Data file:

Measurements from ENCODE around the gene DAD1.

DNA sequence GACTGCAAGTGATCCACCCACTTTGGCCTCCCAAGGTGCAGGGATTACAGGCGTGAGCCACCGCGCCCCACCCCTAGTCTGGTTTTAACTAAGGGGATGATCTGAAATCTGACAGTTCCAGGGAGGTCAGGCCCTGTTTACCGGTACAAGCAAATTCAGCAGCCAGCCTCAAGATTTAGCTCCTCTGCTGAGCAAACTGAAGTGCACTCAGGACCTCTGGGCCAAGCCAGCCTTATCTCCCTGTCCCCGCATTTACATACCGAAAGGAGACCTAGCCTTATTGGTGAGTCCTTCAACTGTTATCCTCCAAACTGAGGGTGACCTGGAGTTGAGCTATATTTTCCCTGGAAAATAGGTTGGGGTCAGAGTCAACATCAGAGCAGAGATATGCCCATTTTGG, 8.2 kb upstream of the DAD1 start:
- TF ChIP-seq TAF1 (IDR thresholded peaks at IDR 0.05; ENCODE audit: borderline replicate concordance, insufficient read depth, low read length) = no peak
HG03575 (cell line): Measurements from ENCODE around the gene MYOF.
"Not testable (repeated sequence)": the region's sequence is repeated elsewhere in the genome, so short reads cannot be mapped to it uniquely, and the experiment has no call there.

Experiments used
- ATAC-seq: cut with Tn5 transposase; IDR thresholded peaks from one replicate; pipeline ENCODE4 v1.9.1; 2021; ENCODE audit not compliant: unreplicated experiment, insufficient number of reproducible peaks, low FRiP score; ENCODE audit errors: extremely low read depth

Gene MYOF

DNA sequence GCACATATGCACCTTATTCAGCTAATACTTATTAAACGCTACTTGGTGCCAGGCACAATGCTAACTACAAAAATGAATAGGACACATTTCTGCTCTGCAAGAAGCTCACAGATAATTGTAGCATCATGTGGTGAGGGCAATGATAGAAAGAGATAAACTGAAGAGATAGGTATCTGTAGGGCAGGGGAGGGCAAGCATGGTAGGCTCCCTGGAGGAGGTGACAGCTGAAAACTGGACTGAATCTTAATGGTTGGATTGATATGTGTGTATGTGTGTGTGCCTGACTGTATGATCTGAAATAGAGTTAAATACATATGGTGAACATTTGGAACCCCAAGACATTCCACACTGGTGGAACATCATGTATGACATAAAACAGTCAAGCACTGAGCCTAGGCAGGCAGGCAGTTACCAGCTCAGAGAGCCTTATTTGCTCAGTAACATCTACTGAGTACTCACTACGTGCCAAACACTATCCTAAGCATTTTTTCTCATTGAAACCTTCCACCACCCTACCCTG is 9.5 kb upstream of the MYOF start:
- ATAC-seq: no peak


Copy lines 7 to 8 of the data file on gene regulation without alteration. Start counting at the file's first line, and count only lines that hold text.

- ATAC-seq: cut with Tn5 transposase; IDR thresholded peaks from one replicate; pipeline ENCODE4 v1.9.1; 2021; ENCODE audit not compliant: unreplicated experiment, insufficient number of reproducible peaks, low FRiP score; ENCODE audit errors: extremely low read depth

Gene MYOF